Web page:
You finally resolve to get back in shape, so you hire a personal trainer to help you achieve your goals. At your first meeting, the fitness trainer asks you a series of questions and measures you, weighs you and pinches around to determine your level of body fat. You're at the beginning of a long road. It is vital not only that you know where you're starting from, but also that you head down the right path for you.
It's a lot like the process of buying a franchise business--you cannot afford to make a mistake on such a large financial investment. Like working out at the gym, you can get hurt if you're not careful and well-informed about the process. To locate and evaluate a franchise that will be a good fit for your needs, and to do it right, you have some research and work to do. You'll also be using investigative muscles you've never used before.
Answering the Tough
Focus your attention on the type of business that interests you. If you plunge into the franchise marketplace without giving some thought early on to the type of business for you, you'll be in trouble. Like walking cold into a gymnasium full of complicated, intimidating workout equipment, you won't know where to start.
Are you intrigued by a conventional retail business, or do you see yourself working from home? Do you live for food? Do you like serving the public, or do you want to sell to corporate customers? Do you want to run the business full time or part time?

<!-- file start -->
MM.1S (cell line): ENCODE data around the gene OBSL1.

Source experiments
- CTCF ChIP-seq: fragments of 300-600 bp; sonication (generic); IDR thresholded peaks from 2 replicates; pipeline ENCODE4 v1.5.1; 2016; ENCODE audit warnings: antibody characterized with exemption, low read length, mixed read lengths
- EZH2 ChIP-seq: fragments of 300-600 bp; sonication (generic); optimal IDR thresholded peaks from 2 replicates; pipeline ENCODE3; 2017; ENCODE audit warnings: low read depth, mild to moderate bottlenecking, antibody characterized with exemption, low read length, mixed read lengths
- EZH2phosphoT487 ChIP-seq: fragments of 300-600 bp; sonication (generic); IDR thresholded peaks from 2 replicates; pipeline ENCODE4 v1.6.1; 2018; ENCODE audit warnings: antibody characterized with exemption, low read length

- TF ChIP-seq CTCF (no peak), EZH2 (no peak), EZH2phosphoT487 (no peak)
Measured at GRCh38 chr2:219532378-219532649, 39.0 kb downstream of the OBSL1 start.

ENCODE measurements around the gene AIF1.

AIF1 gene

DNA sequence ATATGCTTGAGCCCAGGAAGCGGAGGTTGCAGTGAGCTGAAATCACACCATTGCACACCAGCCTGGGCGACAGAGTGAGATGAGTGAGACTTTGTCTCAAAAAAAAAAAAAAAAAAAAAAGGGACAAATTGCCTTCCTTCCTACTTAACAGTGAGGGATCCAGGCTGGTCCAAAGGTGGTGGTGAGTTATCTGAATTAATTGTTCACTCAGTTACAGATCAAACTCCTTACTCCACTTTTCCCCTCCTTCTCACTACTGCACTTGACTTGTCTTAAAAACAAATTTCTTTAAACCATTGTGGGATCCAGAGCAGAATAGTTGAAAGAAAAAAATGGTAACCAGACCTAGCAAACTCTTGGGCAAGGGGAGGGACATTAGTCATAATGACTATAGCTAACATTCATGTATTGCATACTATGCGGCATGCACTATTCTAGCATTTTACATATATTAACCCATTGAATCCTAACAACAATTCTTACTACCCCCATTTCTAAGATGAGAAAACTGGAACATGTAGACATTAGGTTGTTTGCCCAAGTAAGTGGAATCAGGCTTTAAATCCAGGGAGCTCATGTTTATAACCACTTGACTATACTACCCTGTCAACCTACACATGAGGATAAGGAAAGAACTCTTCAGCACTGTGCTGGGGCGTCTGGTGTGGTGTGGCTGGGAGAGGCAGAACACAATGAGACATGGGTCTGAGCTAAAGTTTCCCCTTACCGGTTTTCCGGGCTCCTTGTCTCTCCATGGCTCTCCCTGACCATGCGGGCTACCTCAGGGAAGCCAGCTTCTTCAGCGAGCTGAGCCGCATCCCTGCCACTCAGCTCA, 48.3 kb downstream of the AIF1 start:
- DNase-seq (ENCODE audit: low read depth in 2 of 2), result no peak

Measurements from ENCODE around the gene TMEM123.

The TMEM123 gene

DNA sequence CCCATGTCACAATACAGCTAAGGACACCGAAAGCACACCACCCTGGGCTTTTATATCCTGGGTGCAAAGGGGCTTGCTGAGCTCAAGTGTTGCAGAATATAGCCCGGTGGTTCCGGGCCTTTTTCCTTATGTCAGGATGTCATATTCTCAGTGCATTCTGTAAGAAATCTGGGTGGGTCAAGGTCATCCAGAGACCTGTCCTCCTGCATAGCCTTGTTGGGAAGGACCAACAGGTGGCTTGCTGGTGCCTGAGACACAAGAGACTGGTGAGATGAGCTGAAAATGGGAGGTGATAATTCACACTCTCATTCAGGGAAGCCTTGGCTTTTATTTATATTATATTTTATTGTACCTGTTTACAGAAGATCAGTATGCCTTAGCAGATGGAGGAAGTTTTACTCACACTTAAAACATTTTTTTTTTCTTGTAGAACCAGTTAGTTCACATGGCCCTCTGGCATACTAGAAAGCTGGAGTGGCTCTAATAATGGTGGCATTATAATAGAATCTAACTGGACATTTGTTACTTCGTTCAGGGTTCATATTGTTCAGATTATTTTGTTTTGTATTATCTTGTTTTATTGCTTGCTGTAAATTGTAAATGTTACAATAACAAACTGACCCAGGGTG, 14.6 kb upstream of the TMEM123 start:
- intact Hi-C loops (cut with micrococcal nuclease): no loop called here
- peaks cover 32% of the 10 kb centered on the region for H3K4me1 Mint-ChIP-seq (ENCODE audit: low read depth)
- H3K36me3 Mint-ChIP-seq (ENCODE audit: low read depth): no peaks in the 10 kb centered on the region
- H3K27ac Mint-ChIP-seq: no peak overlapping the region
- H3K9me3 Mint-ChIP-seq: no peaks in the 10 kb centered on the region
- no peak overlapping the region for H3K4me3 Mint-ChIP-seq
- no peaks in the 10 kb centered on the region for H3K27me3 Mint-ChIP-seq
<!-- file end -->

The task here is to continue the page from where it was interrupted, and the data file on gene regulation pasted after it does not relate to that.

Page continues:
Obviously, these questions must be answered in the context of your interests, your resources and your particular level of financial fitness. Assess the capital you have immediately available to you and other likely sources of funds. If you're about to sell your $100,000 baseball-card collection or liquidate your priceless stockpile of Batman paraphernalia, by all means include the proceeds in your calculations. You may want to talk to a local banker about loan programs for which you could qualify (ask about small-business loans backed by the SBA), talk to an accountant, even visit with your rich Uncle Ned. This personal self-assessment will tell you whether you should be looking at a $700,000 retail franchise or a $40,000 homebased franchise.
Working the Trade-Show
The internet will throw a lot of options and hype at you; a franchise trade show will let you try out the equipment. Most cities have one or two franchise and business opportunity trade shows in a given year. If one comes to your town, take the time to attend. A trade show is a terrific opportunity to see what the market is offering and speak with knowledgeable franchise representatives.
Let your key research begin here: Ask the right questions of the representatives. You know from your personal assessment what type of business you're seeking, how much cash you have on hand to invest and how much you qualify to borrow from a lender. So be sure to ask a few initial qualifying questions: Does the company require prospects to have a certain amount of cash on hand? What is the total investment range for the franchise? (They should know the range, since this information appears in the franchise's disclosure document, which we'll discuss later.) Are there business-experience qualifications required of prospective franchisees? If the answers to these questions pull you out of your range, don't waste your time--move on down the line. Make the effort to find the program that interests you and hits your investment sweet spot.
Plan your time at the show carefully. Expect to pick up a ton of general brochures and application forms--carrying these around for a few hours will tone your shoulder muscles. Make sure you have a full collection from any franchise booth that interests you, and leave them your complete contact information. A personal business card makes the best impression.